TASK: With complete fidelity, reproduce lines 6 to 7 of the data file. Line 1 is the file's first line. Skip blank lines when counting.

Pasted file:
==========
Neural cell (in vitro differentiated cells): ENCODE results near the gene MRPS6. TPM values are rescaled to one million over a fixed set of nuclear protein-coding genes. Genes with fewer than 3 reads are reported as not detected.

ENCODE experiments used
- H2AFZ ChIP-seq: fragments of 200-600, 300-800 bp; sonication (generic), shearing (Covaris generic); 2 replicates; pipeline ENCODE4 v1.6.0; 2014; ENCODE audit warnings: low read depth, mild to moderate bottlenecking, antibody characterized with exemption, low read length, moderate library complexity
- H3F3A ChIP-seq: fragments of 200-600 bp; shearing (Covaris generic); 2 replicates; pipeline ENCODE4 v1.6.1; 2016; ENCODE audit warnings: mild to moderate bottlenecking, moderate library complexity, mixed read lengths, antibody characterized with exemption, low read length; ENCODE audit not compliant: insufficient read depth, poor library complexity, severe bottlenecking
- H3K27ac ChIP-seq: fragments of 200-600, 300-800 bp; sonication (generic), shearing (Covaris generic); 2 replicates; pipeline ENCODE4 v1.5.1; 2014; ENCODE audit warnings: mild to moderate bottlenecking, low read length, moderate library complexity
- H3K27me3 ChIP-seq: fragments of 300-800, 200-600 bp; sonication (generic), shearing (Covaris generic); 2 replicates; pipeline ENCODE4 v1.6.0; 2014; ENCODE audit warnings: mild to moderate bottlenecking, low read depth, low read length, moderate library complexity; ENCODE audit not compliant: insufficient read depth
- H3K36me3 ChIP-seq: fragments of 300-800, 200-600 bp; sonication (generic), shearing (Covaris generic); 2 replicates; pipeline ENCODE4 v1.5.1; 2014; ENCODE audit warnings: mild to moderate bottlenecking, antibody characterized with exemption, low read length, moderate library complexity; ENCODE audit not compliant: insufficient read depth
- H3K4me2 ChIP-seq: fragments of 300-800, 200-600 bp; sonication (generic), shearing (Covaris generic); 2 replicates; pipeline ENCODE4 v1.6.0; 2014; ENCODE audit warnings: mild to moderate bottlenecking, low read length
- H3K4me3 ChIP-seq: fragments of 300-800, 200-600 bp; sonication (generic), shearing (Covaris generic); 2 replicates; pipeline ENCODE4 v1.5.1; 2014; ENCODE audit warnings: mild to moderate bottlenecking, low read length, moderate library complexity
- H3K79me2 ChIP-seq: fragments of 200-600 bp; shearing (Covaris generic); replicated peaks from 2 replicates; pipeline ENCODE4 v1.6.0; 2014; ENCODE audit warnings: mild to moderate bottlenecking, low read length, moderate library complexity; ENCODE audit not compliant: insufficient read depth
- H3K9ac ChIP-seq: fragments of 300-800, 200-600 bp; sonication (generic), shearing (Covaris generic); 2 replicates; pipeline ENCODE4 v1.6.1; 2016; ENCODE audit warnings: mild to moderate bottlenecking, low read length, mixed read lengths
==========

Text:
- H3K27me3 ChIP-seq: fragments of 300-800, 200-600 bp; sonication (generic), shearing (Covaris generic); 2 replicates; pipeline ENCODE4 v1.6.0; 2014; ENCODE audit warnings: mild to moderate bottlenecking, low read depth, low read length, moderate library complexity; ENCODE audit not compliant: insufficient read depth
- H3K36me3 ChIP-seq: fragments of 300-800, 200-600 bp; sonication (generic), shearing (Covaris generic); 2 replicates; pipeline ENCODE4 v1.5.1; 2014; ENCODE audit warnings: mild to moderate bottlenecking, antibody characterized with exemption, low read length, moderate library complexity; ENCODE audit not compliant: insufficient read depth